11. May, 2016

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TUESDAY 10-05-16

We both had a rough night last night as the rain had pounded the roof of the motorhome for a  number of hours. This morning Rosina took a chance and made for the bathroom block in the hope she could bag the one and only shower cubicle. Her luck was in, I instead stayed in the motorhome and did the necessary.

Breakfast for me was, once again, Froggie cornflakes, sprinkled with sultanas, a packet of which we'd bought along with us. The Chef had used about 20% of the packet in a recipe and now I had to munch my way through the remaining 80%.

We were a bit slow away in to the town of Arles, arriving there by bus about 11:00, €1 each for about a 2-mile trip.

The reason we were there was to take a look at the town's Roman ruins. The historical area is fairly compact and walkable. First we came across the Roman Theatre, once a fortress, many of its stones since removed for other buildings, which had 2,000 tiered seats arranged in a hemisphere. The two remaining columns are called the "two widows". These days it stages the Arles Festival, as well as being a nice little earner in entry fees from tourists.

Next it was off to the Amphitheatre, one of the best-preserved monuments in Roman Provence. In our opinion nothing like as impressive as the one we visited in Pula, Croatia, but this is France, so we shouldn't really compare them. Looking through the gaps in the building we could see that there was lots of steelwork for temporary seating built around the inside. There are 21,000 of them and they hold bullfights in there during the summer months, and so we certainly wouldn't go in and give that kind of event our support. I'm sure I also saw a large poster near the entrance advertising a concert there with Susan Boyle wearing a sequined straightjacket.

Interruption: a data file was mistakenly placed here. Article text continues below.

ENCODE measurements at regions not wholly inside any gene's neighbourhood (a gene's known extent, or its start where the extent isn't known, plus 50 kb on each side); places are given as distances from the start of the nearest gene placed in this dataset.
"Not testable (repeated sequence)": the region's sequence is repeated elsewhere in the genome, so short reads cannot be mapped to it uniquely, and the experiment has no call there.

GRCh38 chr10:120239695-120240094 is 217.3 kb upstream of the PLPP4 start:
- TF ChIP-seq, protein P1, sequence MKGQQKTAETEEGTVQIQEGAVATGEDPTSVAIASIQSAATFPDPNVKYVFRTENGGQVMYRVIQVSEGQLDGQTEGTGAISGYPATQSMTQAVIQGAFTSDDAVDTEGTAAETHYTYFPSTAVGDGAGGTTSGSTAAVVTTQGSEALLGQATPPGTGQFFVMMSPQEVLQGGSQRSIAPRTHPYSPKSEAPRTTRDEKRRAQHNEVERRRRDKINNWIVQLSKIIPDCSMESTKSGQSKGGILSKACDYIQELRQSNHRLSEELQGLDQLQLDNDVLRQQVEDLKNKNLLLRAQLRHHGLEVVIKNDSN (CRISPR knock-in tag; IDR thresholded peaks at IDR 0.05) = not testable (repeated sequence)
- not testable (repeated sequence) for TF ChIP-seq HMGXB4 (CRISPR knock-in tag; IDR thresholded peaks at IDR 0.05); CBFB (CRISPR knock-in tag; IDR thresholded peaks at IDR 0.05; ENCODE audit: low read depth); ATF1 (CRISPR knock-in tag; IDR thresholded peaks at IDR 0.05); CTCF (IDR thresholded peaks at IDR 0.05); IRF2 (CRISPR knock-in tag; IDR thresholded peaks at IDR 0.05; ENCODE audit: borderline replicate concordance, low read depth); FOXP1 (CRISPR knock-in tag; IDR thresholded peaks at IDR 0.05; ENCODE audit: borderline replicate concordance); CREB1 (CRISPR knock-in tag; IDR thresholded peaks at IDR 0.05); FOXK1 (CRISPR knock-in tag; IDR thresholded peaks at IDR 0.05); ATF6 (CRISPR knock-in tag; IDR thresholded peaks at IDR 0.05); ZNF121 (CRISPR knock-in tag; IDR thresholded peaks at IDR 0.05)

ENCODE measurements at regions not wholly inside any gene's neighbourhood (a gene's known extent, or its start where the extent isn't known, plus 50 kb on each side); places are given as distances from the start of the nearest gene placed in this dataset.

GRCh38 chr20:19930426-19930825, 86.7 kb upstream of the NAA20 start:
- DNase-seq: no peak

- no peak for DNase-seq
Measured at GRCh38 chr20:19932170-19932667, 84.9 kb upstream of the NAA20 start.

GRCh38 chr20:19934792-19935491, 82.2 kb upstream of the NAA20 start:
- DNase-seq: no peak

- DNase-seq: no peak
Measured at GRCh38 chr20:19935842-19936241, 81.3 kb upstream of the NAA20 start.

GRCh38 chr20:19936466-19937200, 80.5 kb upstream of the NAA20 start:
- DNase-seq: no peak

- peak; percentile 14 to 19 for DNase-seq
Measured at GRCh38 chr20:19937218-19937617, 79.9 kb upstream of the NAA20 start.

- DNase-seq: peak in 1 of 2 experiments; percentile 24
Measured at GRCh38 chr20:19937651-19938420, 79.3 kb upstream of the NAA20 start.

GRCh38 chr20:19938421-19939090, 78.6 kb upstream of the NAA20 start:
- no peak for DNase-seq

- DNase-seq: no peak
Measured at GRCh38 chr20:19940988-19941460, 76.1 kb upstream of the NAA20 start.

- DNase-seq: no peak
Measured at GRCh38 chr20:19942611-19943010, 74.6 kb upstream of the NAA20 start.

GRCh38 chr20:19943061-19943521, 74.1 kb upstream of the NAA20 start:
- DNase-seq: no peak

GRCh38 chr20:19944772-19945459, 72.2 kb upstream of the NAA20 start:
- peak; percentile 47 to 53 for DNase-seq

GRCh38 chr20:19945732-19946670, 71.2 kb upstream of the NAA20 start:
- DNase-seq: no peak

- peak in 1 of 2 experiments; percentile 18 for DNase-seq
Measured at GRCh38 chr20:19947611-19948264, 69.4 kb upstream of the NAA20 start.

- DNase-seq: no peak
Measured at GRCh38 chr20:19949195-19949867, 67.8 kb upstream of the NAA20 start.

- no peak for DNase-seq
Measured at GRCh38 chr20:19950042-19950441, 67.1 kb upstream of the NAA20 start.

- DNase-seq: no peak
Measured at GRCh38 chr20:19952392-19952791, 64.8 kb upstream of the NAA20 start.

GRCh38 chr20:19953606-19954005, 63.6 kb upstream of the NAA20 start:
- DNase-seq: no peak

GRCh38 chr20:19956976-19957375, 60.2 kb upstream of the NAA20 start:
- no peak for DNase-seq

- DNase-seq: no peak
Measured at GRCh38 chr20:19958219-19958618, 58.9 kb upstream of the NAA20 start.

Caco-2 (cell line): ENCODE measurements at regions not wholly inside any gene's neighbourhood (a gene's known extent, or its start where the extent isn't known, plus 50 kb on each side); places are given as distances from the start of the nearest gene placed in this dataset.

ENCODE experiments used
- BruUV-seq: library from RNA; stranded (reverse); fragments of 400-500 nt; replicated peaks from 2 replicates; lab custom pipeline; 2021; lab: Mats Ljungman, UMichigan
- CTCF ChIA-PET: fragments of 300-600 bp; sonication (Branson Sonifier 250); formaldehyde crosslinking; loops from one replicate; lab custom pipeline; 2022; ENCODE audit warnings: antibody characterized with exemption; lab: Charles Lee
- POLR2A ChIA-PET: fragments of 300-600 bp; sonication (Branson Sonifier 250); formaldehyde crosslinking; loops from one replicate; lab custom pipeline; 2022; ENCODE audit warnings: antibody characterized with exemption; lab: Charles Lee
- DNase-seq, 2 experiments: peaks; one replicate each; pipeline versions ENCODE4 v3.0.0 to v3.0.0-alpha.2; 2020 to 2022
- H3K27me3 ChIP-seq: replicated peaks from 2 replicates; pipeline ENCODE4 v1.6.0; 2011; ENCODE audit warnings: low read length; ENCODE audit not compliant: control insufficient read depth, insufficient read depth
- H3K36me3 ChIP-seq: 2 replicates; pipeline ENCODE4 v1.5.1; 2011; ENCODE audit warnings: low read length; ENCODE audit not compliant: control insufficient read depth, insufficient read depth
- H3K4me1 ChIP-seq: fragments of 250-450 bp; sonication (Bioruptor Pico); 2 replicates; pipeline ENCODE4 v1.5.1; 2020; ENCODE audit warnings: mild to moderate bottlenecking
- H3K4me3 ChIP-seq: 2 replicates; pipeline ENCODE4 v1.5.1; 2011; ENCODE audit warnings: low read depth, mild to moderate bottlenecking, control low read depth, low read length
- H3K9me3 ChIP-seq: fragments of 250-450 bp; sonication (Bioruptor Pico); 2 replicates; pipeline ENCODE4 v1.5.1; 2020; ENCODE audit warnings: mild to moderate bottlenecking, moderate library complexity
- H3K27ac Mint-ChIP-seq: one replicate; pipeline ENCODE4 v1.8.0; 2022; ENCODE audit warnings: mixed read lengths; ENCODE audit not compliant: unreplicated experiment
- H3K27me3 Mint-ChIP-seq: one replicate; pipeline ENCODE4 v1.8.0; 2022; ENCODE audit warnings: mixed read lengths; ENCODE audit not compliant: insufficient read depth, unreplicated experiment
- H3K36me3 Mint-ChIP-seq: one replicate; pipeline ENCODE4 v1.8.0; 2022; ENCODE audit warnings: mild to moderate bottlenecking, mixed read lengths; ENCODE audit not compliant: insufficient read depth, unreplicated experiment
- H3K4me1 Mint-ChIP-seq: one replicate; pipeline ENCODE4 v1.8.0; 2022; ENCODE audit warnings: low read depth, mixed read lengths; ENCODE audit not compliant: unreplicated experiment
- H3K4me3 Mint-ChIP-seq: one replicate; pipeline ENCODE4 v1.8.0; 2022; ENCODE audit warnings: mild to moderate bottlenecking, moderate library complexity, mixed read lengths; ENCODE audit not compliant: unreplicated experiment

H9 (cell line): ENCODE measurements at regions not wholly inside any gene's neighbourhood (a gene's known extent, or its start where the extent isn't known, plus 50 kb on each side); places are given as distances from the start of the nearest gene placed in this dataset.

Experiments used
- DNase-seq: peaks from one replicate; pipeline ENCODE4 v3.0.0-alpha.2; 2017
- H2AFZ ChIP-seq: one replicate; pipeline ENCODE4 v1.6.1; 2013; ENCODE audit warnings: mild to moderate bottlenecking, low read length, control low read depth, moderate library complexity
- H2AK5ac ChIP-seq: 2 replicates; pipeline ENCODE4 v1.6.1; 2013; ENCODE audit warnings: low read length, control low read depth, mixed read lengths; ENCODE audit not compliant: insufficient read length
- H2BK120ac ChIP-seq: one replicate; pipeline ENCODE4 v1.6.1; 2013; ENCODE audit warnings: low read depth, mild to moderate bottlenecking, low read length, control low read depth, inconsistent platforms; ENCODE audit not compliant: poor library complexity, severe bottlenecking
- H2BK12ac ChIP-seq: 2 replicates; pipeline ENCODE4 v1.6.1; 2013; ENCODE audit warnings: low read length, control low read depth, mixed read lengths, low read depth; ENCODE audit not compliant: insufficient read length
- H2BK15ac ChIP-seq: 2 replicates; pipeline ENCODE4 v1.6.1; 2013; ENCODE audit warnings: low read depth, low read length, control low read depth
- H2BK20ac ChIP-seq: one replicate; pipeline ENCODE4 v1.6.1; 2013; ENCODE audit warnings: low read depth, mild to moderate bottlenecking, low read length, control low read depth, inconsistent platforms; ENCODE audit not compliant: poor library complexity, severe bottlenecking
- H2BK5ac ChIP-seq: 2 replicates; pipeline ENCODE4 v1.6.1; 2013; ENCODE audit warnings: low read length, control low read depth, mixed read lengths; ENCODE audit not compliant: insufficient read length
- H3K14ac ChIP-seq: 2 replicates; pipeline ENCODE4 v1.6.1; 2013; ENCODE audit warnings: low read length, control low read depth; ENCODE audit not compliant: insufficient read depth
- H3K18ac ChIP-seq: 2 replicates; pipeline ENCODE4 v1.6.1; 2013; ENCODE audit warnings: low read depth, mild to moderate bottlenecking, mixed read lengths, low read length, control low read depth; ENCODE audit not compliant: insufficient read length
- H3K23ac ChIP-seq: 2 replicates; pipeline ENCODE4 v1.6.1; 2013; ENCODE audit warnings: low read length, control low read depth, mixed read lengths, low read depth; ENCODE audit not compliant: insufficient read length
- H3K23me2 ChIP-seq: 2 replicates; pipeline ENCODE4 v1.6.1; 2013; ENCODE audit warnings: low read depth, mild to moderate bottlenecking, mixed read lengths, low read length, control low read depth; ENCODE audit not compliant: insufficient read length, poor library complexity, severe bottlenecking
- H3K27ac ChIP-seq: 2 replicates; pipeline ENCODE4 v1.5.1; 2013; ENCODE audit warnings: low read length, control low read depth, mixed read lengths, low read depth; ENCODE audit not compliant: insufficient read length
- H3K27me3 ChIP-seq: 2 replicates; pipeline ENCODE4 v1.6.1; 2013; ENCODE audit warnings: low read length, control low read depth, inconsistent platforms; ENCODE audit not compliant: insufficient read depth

After further trudging around we came across the River Rhône, much wider than I imagined it would be. We walked along its bank trying to find The Baths of Constantine, trickier than we thought it would be, and were close to giving up and having lunch instead, when The Chef spotted the sign. We grudgingly paid €3 each for a look around what remained of the complex. It would have been a very large facility when it was built as only about one third remains standing. Walking round I thought to myself 'I bet they had more than one shower cubicle in here'.

Having had enough of old piles of bricks we went to the 'Place De La Republique', not for any more culture but to buy a baguette and a piece of pizza for lunch and have a sit down. Afterwards we had a bit more of wander before deciding we'd seen enough and since the sun had come out and it was sunny and warm, though a bit windy, we thought we'd go back to the campground for a sit outside in the reclining chairs.

After a nice relaxing session we decided that, as we'd dragged along our newly purchased, rather heavy Petanque set, we'd go and have our first play at it on the campsite's pitch, or whatever they call the field of play in petanque. I think this must have been a game the French invented when they realised they'd be no good at cricket or carpet bowls. Still it was an enjoyable hour, and we only stopped because the wind was getting up and the sky darkened, it certainly looked like rain was imminent.

This evenings meal created indoors within a confined space was potato rosti, baked beans, fried eggs, crusty baguette and a few glasses of wine. Eat your heart out Gordon Ramsey.